I just finished watching an hour-long YouTube special about pride — yes, I know I’m late for Pride Month. The concept of pride is always one I’ve had trouble getting my head around. Not as a bisexual woman — that’s been relatively easy. Just as a person. Let me explain.
When I started med school, I felt like I was pretending to be a doctor. Like I was performing the med student role. When I heard the term imposter syndrome, it was a relief to know that there was a name for what I felt — that means other people feel it too — but it truly started opening the door to a much deeper sense of inauthenticity in my own life.
I began to realize that I wasn’t just performing the role of medical student in my short white coat, but that I had been performing most of the roles I thought identified me. I had learned how to perform “loving daughter,” “sexy girlfriend,” “recovering depressive” and on and on. I had been performing my own life, not unlike the way tweens do for their social media accounts.
While my therapist and classmates reassured me that imposter syndrome would go away with time — I wasn’t sold. I had learned already that time is necessary for healing psychic wounds, but it is far from sufficient.
In a way, what I’ve been doing in and out of therapy for many years is simply trying to find my authentic voice. My truest and deeply felt sense of self. An authentic life, though, doesn’t just happen. It takes real, actual mindfulness, not the lip service version they pass out in residency training while continuing to extort resident labor. It takes a willingness to sit with yourself in your ugliest, most uncomfortable moments and know that you are still valuable and lovable and a whole person. Your pain is real, and you matter. Part of being human is feeling pain.
However, when I applied to residencies, I was advised by well-intentioned career physicians and others to leave out any mention of depression or the work I’ve done in dealing with my own childhood sexual abuse history. They said they didn’t think program directors would understand.
I was wrong to listen to them. They were wrong, too — both the people who advised me to omit the traumas that have shaped me into a caring soul and the residency directors who would have seen only a “red flag” and not a human capable of growth.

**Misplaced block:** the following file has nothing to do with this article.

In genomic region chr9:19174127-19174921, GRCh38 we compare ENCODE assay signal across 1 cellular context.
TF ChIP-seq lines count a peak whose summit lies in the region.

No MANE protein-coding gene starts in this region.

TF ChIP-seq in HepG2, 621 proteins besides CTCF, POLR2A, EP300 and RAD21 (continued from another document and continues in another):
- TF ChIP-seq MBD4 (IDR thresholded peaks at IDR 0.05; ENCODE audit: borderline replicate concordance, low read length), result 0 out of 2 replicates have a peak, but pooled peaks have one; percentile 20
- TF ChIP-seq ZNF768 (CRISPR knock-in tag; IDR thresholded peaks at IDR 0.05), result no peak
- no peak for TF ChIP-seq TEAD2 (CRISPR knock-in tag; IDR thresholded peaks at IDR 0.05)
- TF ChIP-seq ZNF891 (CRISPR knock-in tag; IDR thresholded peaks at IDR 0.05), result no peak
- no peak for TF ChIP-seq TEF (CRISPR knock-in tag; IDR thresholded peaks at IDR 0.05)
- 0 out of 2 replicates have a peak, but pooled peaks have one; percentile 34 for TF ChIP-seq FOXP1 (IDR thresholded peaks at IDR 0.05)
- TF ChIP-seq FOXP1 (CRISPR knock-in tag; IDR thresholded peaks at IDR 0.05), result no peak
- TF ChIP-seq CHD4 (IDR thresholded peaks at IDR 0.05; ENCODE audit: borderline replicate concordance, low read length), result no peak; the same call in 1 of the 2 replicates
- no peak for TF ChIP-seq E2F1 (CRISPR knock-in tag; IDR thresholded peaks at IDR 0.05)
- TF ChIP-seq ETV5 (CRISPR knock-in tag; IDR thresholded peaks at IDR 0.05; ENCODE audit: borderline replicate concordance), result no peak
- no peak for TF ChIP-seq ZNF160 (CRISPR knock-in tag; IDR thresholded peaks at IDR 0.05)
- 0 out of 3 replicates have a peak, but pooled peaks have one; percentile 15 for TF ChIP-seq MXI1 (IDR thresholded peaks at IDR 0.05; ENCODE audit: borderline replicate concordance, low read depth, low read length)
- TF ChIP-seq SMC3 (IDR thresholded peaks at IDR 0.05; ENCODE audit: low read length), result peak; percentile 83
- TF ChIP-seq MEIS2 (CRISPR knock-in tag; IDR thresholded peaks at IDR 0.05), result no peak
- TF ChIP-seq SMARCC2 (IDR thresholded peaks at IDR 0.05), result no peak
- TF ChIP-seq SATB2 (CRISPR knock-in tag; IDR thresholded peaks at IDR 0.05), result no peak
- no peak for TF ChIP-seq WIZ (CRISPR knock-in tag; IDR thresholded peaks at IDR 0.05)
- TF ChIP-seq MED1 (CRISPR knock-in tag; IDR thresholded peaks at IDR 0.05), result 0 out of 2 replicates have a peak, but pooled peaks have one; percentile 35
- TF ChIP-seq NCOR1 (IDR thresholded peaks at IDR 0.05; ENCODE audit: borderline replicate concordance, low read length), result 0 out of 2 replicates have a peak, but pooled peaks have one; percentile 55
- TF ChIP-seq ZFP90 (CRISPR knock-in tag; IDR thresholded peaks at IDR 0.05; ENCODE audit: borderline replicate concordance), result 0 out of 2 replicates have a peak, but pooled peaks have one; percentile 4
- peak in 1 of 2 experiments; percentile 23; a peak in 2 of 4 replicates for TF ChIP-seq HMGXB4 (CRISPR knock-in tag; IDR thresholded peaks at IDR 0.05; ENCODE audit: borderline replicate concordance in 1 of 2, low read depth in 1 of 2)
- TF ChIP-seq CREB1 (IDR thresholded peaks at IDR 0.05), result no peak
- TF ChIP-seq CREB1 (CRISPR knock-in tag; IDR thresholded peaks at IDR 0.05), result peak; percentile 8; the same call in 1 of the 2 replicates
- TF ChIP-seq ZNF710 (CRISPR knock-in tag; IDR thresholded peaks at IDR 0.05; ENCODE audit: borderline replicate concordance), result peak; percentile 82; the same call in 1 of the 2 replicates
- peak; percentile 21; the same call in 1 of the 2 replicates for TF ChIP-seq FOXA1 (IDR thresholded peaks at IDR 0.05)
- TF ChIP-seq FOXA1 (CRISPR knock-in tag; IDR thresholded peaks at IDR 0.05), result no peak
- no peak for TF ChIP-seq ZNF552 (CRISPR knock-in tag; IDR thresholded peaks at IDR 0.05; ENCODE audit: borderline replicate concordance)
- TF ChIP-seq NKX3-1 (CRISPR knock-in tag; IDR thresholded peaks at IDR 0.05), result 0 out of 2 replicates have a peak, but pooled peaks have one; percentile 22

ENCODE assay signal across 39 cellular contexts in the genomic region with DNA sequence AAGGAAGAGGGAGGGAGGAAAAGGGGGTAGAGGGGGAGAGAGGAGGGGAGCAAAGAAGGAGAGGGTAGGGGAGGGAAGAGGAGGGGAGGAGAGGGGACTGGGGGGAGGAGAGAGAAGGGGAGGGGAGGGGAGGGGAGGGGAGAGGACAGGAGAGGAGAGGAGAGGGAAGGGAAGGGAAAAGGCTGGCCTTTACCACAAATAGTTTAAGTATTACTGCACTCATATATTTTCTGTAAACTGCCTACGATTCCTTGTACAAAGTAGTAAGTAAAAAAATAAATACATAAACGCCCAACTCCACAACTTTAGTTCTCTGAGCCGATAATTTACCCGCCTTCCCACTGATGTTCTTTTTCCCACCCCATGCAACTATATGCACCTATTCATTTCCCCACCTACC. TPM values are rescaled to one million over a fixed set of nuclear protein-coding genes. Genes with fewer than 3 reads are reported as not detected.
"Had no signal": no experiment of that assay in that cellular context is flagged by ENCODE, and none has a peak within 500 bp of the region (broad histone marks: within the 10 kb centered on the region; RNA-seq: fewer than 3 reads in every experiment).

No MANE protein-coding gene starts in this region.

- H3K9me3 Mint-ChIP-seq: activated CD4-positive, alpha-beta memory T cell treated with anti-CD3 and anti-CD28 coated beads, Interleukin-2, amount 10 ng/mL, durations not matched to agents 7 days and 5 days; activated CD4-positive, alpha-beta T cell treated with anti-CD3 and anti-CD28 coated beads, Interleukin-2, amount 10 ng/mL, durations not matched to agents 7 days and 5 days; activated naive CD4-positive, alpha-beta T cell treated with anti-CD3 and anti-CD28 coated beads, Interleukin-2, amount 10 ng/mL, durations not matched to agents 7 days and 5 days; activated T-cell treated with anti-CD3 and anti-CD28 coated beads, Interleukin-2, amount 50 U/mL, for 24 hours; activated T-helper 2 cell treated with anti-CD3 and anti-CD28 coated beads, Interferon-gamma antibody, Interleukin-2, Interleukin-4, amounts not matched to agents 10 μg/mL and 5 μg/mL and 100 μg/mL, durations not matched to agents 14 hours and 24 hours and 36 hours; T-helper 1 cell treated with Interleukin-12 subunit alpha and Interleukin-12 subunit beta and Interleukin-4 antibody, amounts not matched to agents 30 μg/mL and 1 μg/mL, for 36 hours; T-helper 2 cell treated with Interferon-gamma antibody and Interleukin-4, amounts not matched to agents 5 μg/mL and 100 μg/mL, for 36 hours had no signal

I’m proud of who I am — or at least I’m learning to be. There’s no way to be proud of yourself if you aren’t being yourself in the first place. So, I’m proud of where I’ve been, what I’ve healed, how I’ve survived.
I’m even proud of being in love with a wonderful woman — internalized homophobia notwithstanding. She’s giving me truly unconditional love—which has certainly been a catalyst in the self-acceptance process—and I would never have met her if I’d kept listening to what other people thought I should do with my life.
I left clinical medicine because who I was couldn’t exist in a place that repeatedly tried to amputate parts of me. Of course, it didn’t stop at the personal statement for residency. It felt like these other doctors kept chasing me with scalpels they called “constructive feedback.” I cared too much. I was too invested. I was too emotional. Too gay. Too sad. Too soft. Too whatever for what some version of society thought a doctor should be. I know that I wasn’t wrong, though. They are.
My life as a non-clinical physician is good — I still get to help people and use my very expensive medical degree — but I do miss the clinical side. I love people — and I’m good at connecting with them. The people in my personal and professional life have often told me they wished I was their doctor, both for my empathy and my intelligence. I don’t say that out of arrogance, only so that it’s harder for you to write me off as an exception or a mental health causality.
I do believe a large part of my success is due to knowing who I am. I’m not afraid of the darker places of my own mind, so my patients didn’t have to hide theirs either. I’m not afraid to speak up for myself, so they know I’ll advocate for them too.
Shame … and hope
Like most non-clinical physicians will tell you, leaving clinical medicine comes with shame. A shame that isn’t different, at its core, from the shame that comes with internalized homophobia. What I’ve realized is that it isn’t really mine. No one is born with shame—that comes from society and its pressures that the individual internalizes.
To my lovely colleagues in the clinics and hospitals, perhaps the next time you feel some shame, stigma or scorn about you being yourself—your brilliant, flawed, human self—you can give it back.
Push back against the idea that providers don’t need to be provided for too. Healers need healing too. At a goddamn minimum, we deserve mental health care, at least as much as writers and comedians. As a comedian quoting a writer once said, when we exercise empathy and truly walk in someone else’s shoes, we put ourselves at risk — their damage can easily become our own, particularly when we aren’t shored up in our own healthy identities.
Watch the movie if you’ve got an hour. Or just listen to it on your drive or while doing your dishes. Because its not just about being gay, its about being proud of who you are, especially when there’s nothing wrong with you. And having physical and mental health needs in medicine, as so many of us do, is such a normal reaction to an insane situation. You’re not crazy.
The thing I love the most about being bisexual is that it gives me hope. Of all the traits and situations I’ve been born into, my sexuality has truly given me the least trouble. It’s also one of the statistically rarest things about me — depression and childhood sexual abuse are way, way more common (like 10x). So, if we can create a world (or at least try to) where people are safe and celebrated for loving who they love, maybe we can start to create a place where healers can heal themselves too.
Lauren Wheeler is a physician.
Image credit: Shutterstock.com